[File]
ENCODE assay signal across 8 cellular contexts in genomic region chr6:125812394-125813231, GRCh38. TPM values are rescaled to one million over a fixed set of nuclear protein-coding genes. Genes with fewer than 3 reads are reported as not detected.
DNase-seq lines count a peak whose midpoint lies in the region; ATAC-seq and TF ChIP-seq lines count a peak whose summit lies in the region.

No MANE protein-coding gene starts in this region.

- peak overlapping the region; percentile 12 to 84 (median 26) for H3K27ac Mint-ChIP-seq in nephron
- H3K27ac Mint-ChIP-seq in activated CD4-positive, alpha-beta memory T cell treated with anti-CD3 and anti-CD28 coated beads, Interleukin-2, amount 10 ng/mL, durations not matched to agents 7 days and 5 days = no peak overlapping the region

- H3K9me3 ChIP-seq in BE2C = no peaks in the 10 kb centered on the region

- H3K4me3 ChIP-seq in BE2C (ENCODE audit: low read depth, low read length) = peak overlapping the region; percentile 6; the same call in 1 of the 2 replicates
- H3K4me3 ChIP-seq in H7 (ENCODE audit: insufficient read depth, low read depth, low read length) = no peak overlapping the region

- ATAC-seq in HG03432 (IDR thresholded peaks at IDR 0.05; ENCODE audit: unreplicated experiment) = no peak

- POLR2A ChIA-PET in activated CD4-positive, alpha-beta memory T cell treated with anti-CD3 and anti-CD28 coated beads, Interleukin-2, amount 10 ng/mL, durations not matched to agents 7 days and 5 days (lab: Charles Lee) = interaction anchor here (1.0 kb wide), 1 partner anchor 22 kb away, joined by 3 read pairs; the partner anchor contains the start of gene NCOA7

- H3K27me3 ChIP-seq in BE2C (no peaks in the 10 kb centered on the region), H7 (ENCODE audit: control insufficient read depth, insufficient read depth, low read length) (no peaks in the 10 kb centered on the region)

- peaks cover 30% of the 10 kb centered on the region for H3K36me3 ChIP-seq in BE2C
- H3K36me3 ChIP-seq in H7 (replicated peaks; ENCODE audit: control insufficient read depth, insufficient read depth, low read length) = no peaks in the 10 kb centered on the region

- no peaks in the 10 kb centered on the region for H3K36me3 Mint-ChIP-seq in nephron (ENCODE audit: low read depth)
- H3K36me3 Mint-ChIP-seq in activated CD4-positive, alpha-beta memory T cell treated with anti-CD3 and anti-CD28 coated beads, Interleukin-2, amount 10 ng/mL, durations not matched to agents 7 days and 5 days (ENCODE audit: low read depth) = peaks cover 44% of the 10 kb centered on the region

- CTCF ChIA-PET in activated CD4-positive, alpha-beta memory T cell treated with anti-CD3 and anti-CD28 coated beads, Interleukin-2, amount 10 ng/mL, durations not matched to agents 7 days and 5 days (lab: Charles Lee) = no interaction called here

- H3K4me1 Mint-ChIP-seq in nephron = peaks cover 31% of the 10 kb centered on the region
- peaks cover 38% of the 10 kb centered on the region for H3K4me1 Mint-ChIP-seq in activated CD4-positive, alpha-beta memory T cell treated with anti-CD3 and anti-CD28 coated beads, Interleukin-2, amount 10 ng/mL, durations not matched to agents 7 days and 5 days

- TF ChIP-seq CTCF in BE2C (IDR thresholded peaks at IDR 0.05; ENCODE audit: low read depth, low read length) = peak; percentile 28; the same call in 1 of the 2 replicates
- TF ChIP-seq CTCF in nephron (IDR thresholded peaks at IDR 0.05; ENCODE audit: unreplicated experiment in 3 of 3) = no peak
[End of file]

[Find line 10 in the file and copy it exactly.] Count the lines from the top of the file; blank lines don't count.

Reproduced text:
- POLR2A ChIA-PET in activated CD4-positive, alpha-beta memory T cell treated with anti-CD3 and anti-CD28 coated beads, Interleukin-2, amount 10 ng/mL, durations not matched to agents 7 days and 5 days (lab: Charles Lee) = interaction anchor here (1.0 kb wide), 1 partner anchor 22 kb away, joined by 3 read pairs; the partner anchor contains the start of gene NCOA7